buildscript {
	ext {
		springBootVersion = '2.2.4.RELEASE'
    repositories {
    dependencies {

plugins {
    id 'java-library'
    id 'org.springframework.boot' version '2.2.4.RELEASE'

sourceCompatibility = 12
targetCompatibility = 12

repositories {

dependencies {

If you are creating maven based project then you can use the below pom.xml file to build your project.

<project xmlns=""





					<source>at least 8</source>
					<target>at least 8</target>


Now we will expose two REST APIs using Spring boot framework, one is with http method GET for just returning Hello World! and another is to greet a person for a given name of the person with http method POST.


import org.springframework.http.HttpStatus;
import org.springframework.http.ResponseEntity;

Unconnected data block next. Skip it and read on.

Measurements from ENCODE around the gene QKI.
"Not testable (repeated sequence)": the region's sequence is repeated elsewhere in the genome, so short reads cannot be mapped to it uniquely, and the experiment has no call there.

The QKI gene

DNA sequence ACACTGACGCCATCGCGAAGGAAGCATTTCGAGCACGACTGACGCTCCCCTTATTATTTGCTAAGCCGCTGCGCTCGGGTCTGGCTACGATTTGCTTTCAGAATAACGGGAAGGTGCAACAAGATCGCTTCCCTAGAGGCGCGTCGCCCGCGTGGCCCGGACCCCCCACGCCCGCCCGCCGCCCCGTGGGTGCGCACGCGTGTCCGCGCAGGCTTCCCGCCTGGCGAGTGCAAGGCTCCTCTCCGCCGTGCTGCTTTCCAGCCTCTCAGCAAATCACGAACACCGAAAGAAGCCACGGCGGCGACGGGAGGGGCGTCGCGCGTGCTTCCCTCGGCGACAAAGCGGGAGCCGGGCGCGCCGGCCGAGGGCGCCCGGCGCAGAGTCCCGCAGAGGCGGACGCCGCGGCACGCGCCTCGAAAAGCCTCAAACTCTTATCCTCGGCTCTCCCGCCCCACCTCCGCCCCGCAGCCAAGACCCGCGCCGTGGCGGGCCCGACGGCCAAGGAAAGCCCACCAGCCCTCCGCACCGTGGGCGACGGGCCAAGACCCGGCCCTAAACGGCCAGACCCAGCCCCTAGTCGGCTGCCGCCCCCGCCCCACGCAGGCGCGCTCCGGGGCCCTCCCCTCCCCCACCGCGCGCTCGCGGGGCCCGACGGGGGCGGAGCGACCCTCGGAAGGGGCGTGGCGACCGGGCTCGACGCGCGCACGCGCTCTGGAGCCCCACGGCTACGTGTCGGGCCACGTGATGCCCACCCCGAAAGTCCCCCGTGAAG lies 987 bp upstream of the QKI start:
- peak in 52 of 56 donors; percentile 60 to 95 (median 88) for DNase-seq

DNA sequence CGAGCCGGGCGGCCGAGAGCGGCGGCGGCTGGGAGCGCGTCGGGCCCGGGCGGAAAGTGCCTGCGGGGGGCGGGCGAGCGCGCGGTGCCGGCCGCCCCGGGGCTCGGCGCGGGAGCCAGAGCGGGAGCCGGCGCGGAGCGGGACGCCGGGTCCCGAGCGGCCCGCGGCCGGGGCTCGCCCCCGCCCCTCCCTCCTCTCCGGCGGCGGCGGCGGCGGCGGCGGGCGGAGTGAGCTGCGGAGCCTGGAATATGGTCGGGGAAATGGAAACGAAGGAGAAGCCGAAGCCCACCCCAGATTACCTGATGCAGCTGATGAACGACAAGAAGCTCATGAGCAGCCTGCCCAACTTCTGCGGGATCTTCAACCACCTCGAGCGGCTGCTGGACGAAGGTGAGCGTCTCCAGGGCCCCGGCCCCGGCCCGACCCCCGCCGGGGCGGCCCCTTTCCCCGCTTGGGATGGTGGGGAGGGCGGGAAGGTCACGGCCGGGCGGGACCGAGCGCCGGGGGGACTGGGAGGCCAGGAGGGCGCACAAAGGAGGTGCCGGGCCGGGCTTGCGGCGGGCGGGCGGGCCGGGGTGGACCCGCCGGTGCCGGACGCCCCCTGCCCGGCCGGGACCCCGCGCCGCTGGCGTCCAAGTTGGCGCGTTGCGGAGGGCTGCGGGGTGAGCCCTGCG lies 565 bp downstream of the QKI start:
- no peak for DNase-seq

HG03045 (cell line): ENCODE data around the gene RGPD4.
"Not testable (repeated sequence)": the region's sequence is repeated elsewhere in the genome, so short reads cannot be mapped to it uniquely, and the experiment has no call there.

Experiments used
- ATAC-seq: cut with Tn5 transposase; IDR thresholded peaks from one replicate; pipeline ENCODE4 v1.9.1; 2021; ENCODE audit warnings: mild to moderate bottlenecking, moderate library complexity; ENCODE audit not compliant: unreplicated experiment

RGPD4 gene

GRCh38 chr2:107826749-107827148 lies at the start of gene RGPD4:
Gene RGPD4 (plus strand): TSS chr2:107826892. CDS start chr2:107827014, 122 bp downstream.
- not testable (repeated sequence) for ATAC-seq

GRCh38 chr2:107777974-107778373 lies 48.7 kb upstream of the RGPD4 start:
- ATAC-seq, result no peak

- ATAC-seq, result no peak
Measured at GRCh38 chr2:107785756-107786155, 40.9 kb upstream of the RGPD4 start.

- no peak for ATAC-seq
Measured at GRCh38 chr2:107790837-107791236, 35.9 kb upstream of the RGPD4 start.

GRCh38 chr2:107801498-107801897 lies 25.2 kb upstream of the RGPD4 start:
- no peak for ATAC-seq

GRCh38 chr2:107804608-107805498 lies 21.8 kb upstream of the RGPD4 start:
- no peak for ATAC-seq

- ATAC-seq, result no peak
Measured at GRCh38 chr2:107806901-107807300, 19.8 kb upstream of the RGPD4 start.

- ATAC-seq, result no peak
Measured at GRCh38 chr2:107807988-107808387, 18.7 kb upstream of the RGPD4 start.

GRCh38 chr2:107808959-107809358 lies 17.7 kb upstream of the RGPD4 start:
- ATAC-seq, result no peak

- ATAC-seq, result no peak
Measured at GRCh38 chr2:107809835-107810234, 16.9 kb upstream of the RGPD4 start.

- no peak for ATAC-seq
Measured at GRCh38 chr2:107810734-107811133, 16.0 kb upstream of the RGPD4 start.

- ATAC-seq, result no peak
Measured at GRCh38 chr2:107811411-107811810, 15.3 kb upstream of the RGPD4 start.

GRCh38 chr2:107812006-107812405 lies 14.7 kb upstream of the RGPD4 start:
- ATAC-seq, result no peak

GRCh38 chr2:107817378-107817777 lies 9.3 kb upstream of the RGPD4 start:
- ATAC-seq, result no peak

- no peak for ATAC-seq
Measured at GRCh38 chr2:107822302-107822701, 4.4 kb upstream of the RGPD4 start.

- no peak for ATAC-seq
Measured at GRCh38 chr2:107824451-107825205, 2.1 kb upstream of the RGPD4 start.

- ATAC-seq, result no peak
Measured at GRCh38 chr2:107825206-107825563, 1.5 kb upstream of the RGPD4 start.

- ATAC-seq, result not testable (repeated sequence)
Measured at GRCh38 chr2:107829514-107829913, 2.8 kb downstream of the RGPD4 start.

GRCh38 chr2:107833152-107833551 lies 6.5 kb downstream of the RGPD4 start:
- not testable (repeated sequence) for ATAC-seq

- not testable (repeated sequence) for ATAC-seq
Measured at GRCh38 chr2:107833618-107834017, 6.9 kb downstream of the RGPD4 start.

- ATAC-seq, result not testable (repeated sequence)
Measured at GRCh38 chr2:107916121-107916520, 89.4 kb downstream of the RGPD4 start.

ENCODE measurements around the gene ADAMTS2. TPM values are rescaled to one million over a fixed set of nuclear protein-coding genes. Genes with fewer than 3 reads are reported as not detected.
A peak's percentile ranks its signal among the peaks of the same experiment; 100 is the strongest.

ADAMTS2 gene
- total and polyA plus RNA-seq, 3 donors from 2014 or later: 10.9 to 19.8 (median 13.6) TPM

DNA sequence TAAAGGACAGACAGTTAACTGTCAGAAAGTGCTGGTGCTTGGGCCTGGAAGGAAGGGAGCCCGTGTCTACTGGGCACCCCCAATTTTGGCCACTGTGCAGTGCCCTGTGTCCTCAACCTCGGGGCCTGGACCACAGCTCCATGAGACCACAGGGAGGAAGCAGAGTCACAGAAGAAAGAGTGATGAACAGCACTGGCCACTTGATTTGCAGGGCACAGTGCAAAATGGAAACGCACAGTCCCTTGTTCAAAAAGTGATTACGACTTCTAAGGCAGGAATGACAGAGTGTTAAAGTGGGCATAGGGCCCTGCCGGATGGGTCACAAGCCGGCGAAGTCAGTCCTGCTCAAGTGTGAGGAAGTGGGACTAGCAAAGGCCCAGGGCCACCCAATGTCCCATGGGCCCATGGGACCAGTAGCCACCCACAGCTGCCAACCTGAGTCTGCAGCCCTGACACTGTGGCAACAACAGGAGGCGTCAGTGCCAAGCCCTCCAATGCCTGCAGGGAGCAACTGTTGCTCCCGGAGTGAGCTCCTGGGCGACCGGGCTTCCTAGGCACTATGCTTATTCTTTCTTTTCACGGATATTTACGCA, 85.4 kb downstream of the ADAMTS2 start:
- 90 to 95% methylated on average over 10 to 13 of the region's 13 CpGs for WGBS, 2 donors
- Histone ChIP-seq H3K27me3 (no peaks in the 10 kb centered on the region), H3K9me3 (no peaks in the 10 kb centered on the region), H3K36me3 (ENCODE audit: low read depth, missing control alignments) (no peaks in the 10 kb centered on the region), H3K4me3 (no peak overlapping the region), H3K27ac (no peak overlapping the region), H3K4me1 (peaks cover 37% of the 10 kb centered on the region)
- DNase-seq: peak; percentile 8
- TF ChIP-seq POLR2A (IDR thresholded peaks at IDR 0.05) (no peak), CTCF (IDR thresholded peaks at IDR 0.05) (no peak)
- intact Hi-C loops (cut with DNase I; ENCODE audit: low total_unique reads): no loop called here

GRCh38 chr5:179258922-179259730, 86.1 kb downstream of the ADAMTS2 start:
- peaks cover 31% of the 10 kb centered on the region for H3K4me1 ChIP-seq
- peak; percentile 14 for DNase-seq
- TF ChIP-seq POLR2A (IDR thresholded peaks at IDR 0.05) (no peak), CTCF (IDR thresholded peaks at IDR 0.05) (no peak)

import org.springframework.web.bind.annotation.GetMapping;
import org.springframework.web.bind.annotation.PostMapping;
import org.springframework.web.bind.annotation.RequestBody;
import org.springframework.web.bind.annotation.RestController;

public class RestApi {

	public ResponseEntity<String> greet() {
		return new ResponseEntity<String>("Hello World!", HttpStatus.OK);

	public ResponseEntity<String> greet(@RequestBody String name) {
		return new ResponseEntity<String>("Hello, " + name, HttpStatus.OK);


Main Class

A class is having main method with @SpringBootApplication is enough to deploy the Spring Boot application on the embedded Tomcat server.

package com.roytuts.spring.openapi.documentation;

import org.springframework.boot.SpringApplication;